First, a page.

Methyl sulfonic acid

1:1 27%

Ethyl sulfonic acid

1:2 26%

Propyl sulfonic acid

1:3 23%

Methane disulfonic acid

2:1 27%

1,2-Ethane disulfonic

1:1 26%

acid

Sulfonic Acids of Low Efficiency

t-Butyl sulfonic acid

1:4 20%

Trifluoromethyl sulfonic

1:1 20%

acid

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The chromium baths of the invention produce very bright, hard (KN100 >900) adherent, non-iridescent chromium deposits on basis metals in which the plating efficiency in the process is greater than 22% at 77.5 a.s.d. and at a plating temperature of 55° C., with substantially no accompanying low current density etching.

The preferred bath compositions of the invention are those in which the organic sulfonic acid is methyl sulfonic acid which provide plating efficiencies in the range of 24-28%. When ethyl sulfonic acid is substituted for methyl sulfonic acid, the plating efficiency still is 26%, while for propyl sulfonic acid it is 23%. However, the use of alkyl sulfonic acids which have an S/C ratio of less than the desired 1/3, e.g. t-butyl sulfonic acid, S/C ratio of 1/4 results in a substantially reduced efficiency of only 20%. A similar low efficiency also is obtained with a perfluoroloweralkyl sulfonic acid of less than four carbon atoms, for example, trifluoromethyl sulfonic acid.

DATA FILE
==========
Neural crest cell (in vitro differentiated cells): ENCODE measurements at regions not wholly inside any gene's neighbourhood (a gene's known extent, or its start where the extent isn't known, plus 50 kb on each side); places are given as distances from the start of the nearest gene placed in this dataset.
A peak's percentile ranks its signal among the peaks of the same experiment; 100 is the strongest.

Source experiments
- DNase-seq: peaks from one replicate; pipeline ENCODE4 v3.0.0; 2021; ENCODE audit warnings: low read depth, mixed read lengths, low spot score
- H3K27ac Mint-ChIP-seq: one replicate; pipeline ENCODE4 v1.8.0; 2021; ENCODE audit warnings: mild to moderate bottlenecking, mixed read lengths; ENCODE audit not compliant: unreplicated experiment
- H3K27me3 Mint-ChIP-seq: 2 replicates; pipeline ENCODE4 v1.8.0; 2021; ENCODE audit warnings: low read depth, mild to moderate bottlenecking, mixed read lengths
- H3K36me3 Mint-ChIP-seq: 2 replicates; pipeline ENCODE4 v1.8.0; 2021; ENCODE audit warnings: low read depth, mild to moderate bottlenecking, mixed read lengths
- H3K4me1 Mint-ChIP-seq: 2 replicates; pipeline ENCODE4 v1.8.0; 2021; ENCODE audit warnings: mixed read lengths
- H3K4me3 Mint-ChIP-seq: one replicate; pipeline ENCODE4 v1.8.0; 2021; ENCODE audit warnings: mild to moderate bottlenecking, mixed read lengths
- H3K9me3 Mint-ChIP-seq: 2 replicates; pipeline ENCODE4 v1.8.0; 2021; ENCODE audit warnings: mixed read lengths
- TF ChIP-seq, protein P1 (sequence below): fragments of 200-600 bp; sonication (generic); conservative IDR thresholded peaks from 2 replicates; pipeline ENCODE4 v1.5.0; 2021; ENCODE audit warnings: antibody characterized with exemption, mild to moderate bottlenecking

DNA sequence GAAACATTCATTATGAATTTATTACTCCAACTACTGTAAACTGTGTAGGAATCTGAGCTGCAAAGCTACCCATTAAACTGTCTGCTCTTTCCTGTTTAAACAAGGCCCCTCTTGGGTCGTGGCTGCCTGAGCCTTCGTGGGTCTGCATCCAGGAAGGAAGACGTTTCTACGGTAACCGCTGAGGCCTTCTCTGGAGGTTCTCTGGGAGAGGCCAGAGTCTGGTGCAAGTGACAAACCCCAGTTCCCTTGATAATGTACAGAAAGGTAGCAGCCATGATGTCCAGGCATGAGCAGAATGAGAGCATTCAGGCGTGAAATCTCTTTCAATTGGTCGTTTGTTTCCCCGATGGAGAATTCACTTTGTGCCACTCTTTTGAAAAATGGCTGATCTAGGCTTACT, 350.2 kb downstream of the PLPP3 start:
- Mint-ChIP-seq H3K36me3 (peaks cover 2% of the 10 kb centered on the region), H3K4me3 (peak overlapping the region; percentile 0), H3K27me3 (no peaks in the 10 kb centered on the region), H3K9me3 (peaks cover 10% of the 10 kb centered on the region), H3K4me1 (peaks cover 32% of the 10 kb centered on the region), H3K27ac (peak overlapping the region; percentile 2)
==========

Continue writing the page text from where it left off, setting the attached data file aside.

While certain sulfonic acids or their salts are prescribed herein, it will be understood that reduced precursor forms thereof, such as the corresponding thiols, also may be used, since these compounds will oxidize in the presence of chromic acid to the desired sulfonic acid.

Boric acid or borates are optionally includable in the baths of this invention since they enhance brightness without affecting efficiency.

Those ingredients which normally are added to electroplating baths for specific purposes may be included, as for example, fume suppressants.

The ratio of the concentration of chromic acid to sulfonate in the bath of this invention suitably ranges from 25 to 450, preferably 40-125, and optimally about 70.

The ratio of the concentration of chromic acid to sulfate suitably ranges from 25 to 200, preferably 60-150, and optimally about 100.

The bath of the invention is substantially free of deleterious ions. For example, the inclusion in the bath of even small amounts, e.g. 10 g/l of a carboxylic acid, such as acetic acid or succinic anhydride, results in a grey and/or rough deposit, which is unacceptable. Furthermore, halogen, in the form of a halide ion, such as Br- or I-, in amounts of 1 g/l or more should be excluded since they produce a rough deposit and reduced cathodic efficiencies. F- and Cl- also should be excluded because they cause low current etching. Phosphonic acids also materially affect current efficiencies to unacceptable levels.